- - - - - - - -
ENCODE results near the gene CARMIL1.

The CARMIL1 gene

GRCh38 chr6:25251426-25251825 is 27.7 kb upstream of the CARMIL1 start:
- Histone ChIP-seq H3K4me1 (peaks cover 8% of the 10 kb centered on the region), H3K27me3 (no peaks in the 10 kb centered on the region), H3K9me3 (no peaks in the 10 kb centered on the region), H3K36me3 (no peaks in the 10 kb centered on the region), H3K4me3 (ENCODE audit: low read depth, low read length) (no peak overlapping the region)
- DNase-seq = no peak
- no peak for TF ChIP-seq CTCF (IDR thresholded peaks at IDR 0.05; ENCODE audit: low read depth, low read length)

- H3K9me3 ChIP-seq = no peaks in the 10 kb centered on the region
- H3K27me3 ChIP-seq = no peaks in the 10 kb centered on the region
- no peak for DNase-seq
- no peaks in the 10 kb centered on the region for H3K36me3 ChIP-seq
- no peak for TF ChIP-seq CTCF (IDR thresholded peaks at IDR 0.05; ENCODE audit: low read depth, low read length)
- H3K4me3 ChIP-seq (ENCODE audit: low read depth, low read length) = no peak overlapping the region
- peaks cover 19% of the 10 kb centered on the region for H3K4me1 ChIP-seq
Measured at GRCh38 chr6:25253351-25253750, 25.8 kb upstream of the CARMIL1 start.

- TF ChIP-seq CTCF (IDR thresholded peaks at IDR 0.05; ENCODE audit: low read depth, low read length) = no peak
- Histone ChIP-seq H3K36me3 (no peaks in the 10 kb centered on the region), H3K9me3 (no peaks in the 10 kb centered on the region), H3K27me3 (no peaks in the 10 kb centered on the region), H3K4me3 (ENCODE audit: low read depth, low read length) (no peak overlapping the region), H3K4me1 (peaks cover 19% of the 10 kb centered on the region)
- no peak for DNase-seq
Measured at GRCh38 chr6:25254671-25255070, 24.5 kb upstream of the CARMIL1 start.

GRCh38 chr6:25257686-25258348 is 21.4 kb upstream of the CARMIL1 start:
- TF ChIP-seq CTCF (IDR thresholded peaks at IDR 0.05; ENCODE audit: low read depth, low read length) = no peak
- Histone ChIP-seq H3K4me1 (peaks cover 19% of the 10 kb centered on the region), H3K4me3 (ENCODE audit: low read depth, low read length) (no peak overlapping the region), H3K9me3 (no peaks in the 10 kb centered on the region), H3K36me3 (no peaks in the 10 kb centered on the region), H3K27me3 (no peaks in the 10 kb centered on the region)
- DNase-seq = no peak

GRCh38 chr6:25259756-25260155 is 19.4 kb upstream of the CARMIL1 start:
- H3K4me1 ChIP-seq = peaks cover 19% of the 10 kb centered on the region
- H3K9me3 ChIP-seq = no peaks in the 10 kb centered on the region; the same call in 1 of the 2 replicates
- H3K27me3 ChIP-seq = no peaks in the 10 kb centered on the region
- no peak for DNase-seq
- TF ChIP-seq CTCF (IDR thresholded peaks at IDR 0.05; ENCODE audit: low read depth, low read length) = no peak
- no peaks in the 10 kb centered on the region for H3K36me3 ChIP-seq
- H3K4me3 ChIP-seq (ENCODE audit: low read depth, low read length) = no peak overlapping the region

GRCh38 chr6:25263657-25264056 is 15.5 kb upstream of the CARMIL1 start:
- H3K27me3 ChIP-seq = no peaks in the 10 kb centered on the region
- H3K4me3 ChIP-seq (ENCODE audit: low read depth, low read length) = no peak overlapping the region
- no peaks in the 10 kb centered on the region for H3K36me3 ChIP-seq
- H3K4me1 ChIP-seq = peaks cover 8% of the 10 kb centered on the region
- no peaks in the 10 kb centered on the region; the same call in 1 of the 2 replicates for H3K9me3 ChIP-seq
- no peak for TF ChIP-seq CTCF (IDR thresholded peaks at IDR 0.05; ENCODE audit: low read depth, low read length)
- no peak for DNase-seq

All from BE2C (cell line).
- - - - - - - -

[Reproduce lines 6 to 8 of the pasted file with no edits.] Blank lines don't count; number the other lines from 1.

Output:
- no peak for TF ChIP-seq CTCF (IDR thresholded peaks at IDR 0.05; ENCODE audit: low read depth, low read length)

- H3K9me3 ChIP-seq = no peaks in the 10 kb centered on the region
- H3K27me3 ChIP-seq = no peaks in the 10 kb centered on the region